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Ask the Artists – Eric C&C

24.11.2016

Eric C&C is one of two companies in South Korea who operate Ventuz, catering to the many needs of a highly sophisticated technology market. We met with Poly Kim, Leb Bae and Geon Lee of Eric C&C to talk about uniqueness of the Korean market and the importance of good mentors.

 

Ventuz:
Tell us a bit about Eric C&C and how everything started.

Poly:
Leb, Geon and I have been friends ever since high school, so for almost 20 years. They both became involved in music. Leb worked as a stage director for a long time, scripted shows, managed lighting and such, while Geon actually majored in music but then got involved in video production and post production. They got together to create shows, events and presentations and became some of the first people to operate Ventuz in South Korea. Which wasn’t easy, because the software and the user manual were only available in English. That is actually how I became involved in the company, to translate everything into Korean.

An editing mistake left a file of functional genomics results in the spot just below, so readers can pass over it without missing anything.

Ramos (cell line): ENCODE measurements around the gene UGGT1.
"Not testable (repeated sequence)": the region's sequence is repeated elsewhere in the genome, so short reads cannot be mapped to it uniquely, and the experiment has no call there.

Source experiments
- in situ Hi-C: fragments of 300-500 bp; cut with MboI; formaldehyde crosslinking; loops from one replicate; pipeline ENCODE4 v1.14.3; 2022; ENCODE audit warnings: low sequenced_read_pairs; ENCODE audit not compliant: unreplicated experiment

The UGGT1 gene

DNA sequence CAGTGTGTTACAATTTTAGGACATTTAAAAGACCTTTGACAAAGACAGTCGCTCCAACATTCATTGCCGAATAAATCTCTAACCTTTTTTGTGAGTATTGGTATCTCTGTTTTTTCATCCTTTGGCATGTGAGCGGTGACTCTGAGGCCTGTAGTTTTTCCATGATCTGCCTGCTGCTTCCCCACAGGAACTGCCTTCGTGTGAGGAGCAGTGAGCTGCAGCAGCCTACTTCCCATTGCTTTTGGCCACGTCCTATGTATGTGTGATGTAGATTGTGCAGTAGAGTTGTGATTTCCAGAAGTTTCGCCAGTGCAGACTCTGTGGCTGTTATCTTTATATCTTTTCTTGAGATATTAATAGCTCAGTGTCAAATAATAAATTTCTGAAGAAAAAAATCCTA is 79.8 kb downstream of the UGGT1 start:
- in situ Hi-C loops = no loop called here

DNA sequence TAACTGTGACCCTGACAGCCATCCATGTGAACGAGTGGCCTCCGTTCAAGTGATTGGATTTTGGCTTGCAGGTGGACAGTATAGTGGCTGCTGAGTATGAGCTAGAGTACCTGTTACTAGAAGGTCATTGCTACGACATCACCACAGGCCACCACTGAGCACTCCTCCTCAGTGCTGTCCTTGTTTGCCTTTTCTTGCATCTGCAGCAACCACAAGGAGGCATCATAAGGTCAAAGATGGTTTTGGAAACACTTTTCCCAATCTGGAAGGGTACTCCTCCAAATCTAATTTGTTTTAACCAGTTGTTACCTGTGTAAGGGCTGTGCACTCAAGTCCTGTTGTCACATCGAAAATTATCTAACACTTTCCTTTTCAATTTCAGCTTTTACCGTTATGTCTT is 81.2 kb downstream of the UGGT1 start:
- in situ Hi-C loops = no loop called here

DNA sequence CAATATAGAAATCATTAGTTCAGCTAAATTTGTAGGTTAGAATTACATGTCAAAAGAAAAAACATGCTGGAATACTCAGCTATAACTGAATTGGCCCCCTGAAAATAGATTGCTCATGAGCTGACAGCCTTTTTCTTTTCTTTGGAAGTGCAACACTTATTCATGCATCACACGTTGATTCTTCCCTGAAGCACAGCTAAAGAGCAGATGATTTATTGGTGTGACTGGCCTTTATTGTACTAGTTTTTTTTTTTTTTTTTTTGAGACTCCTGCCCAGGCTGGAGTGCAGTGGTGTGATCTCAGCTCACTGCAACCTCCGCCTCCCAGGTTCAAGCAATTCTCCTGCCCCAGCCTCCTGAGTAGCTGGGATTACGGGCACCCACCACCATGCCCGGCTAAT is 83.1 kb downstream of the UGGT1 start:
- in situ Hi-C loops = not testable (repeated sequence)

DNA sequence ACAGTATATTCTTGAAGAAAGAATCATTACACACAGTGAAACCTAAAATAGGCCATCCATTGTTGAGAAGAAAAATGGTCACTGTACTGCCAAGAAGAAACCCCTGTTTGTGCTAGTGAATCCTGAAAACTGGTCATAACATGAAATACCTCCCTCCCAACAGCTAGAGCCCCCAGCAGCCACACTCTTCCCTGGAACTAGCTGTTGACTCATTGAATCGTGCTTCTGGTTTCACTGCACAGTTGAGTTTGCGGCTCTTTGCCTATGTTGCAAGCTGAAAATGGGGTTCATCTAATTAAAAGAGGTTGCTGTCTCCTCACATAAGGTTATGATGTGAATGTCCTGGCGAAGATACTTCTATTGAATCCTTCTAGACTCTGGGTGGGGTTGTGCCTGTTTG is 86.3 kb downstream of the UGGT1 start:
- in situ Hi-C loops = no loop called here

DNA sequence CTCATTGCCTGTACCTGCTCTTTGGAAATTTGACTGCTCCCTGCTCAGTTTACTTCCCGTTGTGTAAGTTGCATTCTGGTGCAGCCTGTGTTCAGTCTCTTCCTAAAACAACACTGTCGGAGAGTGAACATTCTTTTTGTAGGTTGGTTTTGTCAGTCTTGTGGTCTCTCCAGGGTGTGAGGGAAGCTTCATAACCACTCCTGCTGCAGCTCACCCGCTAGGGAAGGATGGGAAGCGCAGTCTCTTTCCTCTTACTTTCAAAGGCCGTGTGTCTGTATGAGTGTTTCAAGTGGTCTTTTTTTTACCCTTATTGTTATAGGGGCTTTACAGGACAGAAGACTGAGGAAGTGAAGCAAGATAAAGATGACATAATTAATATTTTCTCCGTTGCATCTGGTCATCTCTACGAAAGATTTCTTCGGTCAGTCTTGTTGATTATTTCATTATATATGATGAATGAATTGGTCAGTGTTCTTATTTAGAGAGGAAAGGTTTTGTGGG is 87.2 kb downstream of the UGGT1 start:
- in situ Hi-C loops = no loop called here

Ventuz:
Sounds like you had a rather rough start with Ventuz.

Poly: